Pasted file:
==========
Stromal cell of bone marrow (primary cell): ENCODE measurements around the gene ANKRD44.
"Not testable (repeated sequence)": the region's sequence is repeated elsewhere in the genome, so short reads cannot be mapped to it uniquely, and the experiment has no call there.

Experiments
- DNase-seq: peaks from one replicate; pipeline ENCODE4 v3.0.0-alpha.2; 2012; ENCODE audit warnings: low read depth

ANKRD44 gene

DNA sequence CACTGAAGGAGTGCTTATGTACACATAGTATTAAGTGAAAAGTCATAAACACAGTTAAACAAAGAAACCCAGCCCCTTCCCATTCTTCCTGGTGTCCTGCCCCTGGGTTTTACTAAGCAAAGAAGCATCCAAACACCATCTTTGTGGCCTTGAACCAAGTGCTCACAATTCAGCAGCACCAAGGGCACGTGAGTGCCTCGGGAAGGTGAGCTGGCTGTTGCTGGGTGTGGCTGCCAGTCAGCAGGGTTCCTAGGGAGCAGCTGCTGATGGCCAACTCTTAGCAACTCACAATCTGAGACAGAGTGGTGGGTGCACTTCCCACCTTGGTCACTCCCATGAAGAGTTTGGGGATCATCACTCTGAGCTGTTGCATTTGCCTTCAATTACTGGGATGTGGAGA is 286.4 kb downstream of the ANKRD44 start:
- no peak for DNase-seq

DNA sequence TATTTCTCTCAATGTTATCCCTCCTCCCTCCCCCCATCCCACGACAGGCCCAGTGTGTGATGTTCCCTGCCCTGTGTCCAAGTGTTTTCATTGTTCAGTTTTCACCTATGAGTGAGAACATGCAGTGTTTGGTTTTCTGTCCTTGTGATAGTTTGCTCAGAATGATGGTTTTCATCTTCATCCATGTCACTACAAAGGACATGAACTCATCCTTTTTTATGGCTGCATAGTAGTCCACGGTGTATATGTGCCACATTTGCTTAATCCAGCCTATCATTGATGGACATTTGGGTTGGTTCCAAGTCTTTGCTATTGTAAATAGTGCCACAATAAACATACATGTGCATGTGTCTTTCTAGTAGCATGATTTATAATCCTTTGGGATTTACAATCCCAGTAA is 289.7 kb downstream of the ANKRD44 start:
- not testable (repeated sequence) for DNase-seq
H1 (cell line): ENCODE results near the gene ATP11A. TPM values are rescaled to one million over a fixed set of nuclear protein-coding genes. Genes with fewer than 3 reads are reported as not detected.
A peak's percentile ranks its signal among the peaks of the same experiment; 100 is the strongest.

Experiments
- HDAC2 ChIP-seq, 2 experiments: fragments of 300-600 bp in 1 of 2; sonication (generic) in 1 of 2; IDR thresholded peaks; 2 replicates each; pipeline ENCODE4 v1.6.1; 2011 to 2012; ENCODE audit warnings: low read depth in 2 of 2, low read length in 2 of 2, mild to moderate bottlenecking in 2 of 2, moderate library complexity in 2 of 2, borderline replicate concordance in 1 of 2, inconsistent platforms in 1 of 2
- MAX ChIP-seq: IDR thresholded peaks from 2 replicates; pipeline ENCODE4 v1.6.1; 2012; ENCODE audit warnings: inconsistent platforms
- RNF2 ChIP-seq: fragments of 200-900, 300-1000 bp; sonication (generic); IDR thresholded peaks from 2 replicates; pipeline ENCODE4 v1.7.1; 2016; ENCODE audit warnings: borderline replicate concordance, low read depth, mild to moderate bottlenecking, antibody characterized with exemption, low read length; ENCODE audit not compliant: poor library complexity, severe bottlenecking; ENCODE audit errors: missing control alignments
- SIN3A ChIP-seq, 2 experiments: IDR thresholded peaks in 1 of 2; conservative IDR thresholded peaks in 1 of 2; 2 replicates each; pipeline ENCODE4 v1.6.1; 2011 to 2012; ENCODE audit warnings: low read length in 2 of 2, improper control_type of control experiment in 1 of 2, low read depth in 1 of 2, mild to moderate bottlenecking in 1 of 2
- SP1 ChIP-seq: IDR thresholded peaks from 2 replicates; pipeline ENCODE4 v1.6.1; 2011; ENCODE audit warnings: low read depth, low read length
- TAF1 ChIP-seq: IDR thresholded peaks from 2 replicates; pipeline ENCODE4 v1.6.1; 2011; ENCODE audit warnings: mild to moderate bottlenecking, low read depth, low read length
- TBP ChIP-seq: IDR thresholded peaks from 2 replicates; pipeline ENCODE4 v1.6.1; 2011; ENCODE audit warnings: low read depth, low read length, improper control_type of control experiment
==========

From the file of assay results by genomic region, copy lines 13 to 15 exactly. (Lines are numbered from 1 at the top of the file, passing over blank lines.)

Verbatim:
- HDAC2 ChIP-seq, 2 experiments: fragments of 300-600 bp in 1 of 2; sonication (generic) in 1 of 2; IDR thresholded peaks; 2 replicates each; pipeline ENCODE4 v1.6.1; 2011 to 2012; ENCODE audit warnings: low read depth in 2 of 2, low read length in 2 of 2, mild to moderate bottlenecking in 2 of 2, moderate library complexity in 2 of 2, borderline replicate concordance in 1 of 2, inconsistent platforms in 1 of 2
- MAX ChIP-seq: IDR thresholded peaks from 2 replicates; pipeline ENCODE4 v1.6.1; 2012; ENCODE audit warnings: inconsistent platforms
- RNF2 ChIP-seq: fragments of 200-900, 300-1000 bp; sonication (generic); IDR thresholded peaks from 2 replicates; pipeline ENCODE4 v1.7.1; 2016; ENCODE audit warnings: borderline replicate concordance, low read depth, mild to moderate bottlenecking, antibody characterized with exemption, low read length; ENCODE audit not compliant: poor library complexity, severe bottlenecking; ENCODE audit errors: missing control alignments